Chomet hits the sentiment slightly harder than any Tati film ever did, although he's still impressively discrete about it compared to most. The score, which he composed himself, underplays the big moments and references Monsieur Hulot's Holiday only glancingly. The world of Chomet's movie does include a few unpleasant characters, including a gang of kids seen kicking a drunken clown, and various mean Scotsmen who deprive the magician of his earnings, which points up how singularly free of meanness Tati's own films were.

Some of the gags have an authentic Tatiesque feel, though sometimes they feel too widely spaced. Mature Tati would often go quite far out of his way to avoid the obvious joke, and deliver instead some humorous moment of behavior or observation which couldn't quite be termed a gag, and existed on some unnamed plane between insight and fantasy. You don't quite get that here, and it seems churlish to ask for it. And we should realize that, however detailed Tati's testament-script may have been, his true magic was created on the set/location, in the interplay of camera, actor and space. Even the gloriously un-PC joke of the cross-eyed man attempting to hammer in a tent-peg in Jour de fête was suggested by the presence of an actual villager with a spectacular strabismus. But sometimes it's enough for Tati to suggest a situation: the film's funniest sequence is probably that when Tatischeff suspects, wrongly, that his young ward has converted the rabbit he uses in his act into a ragoût. Chomet then extends this moment into a small symphony of wordless discomfiture.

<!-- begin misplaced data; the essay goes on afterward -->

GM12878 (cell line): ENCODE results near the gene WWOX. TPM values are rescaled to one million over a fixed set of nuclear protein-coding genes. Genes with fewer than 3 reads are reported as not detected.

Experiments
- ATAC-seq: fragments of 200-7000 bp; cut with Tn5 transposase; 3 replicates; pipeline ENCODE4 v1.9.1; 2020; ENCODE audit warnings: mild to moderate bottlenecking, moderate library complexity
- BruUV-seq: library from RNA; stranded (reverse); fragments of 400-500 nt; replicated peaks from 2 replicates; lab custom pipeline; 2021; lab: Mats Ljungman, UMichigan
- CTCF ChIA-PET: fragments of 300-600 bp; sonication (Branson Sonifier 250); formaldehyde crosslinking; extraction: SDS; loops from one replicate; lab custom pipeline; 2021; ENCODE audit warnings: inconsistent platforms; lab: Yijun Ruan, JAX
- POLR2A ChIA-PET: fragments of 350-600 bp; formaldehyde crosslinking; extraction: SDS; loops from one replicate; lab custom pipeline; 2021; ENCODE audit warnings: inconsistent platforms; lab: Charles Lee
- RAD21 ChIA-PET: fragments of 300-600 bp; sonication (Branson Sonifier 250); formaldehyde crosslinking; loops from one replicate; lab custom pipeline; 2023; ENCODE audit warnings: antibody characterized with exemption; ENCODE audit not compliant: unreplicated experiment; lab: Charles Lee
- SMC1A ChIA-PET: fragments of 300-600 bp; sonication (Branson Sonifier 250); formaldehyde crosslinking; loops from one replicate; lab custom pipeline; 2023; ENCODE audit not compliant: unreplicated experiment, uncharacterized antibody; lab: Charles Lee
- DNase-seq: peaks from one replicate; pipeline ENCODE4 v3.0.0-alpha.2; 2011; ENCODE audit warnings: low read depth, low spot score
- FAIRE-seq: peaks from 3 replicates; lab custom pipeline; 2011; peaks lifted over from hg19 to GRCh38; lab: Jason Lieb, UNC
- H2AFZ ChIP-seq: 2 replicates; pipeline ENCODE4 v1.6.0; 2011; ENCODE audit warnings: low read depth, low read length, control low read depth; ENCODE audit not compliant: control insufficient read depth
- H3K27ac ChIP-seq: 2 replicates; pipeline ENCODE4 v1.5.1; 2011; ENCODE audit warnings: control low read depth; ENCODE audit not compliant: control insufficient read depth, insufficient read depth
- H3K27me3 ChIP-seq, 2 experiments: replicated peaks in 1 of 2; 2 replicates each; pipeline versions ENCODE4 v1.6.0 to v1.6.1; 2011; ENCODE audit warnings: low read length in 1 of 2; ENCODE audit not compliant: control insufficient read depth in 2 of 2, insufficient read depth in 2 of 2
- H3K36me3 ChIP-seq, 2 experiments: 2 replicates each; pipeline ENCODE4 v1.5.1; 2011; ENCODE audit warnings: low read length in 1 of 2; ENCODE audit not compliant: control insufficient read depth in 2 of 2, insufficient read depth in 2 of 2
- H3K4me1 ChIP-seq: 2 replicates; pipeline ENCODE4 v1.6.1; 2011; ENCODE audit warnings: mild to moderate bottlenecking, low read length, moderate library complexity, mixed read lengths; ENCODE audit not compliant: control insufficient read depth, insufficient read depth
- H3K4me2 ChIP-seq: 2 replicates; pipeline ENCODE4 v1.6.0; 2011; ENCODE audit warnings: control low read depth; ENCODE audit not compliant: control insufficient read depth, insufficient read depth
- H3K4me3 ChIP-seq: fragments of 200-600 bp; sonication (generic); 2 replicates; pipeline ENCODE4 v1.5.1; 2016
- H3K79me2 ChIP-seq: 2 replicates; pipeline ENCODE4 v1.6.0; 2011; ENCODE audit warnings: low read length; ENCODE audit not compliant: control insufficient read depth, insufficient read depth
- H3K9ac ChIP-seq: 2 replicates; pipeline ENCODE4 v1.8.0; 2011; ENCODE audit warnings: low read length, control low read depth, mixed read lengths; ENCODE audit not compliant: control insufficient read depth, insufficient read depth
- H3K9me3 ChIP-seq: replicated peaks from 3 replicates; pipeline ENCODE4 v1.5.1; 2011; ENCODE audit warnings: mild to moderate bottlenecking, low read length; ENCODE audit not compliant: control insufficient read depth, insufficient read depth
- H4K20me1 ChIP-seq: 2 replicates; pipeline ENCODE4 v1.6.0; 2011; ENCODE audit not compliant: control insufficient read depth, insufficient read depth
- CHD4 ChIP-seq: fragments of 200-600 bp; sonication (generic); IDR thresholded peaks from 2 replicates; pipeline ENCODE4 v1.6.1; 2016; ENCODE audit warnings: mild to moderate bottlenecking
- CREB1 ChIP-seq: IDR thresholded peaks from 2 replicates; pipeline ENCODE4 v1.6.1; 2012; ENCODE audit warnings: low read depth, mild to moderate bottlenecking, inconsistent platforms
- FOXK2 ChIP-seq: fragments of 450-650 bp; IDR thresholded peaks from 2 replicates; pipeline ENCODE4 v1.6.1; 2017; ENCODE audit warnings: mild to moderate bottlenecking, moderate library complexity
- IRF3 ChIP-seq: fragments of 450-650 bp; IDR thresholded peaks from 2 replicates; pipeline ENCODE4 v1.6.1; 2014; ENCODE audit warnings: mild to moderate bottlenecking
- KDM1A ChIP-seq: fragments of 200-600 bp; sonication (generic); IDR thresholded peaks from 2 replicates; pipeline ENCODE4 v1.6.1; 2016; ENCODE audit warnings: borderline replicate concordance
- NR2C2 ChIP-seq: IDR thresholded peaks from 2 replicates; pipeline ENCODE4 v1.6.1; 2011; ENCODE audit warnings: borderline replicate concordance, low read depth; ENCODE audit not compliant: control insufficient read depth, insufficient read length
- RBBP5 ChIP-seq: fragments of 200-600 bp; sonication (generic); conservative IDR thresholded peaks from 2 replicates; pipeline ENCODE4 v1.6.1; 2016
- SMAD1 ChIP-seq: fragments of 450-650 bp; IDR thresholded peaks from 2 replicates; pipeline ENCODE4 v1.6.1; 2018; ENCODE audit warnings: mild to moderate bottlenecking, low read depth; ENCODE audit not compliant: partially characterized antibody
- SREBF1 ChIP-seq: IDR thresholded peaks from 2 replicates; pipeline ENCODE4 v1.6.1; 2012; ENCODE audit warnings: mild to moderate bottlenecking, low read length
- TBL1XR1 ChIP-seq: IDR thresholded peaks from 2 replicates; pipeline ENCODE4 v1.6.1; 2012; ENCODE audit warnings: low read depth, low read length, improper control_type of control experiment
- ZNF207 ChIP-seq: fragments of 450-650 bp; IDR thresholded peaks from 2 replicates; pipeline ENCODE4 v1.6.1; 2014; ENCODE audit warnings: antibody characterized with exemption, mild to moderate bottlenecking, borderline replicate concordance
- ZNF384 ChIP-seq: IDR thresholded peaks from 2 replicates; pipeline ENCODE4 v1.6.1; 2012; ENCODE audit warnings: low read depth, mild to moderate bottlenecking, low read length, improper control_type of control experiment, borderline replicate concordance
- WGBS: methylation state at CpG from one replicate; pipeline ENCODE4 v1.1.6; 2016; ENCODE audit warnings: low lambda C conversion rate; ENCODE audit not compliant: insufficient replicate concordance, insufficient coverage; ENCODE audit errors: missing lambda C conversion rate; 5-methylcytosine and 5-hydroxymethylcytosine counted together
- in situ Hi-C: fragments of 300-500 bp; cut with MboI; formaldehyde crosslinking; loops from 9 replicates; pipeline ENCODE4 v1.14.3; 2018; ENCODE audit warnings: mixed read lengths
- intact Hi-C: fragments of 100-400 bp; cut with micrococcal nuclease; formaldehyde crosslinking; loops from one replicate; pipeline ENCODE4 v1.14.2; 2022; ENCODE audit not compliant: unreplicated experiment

In the end, this is a Chomet film, as it had to be. Fans of Chomet will love it, and fans of both Chomet and Tati (which I confess to being) will really love it. Those who were able to resist the charm of Chomet's previous feature may not be so pleased, although the new film represents an advance in terms of use of colour: The Triplets of Belleville achieved its nostaligic feel partly by useing a restricted palette of mucus-hues intended to evoke sepiatone, whereas The Illusionist is as radiantly rich as Tati's own movies, without losing any sense of period.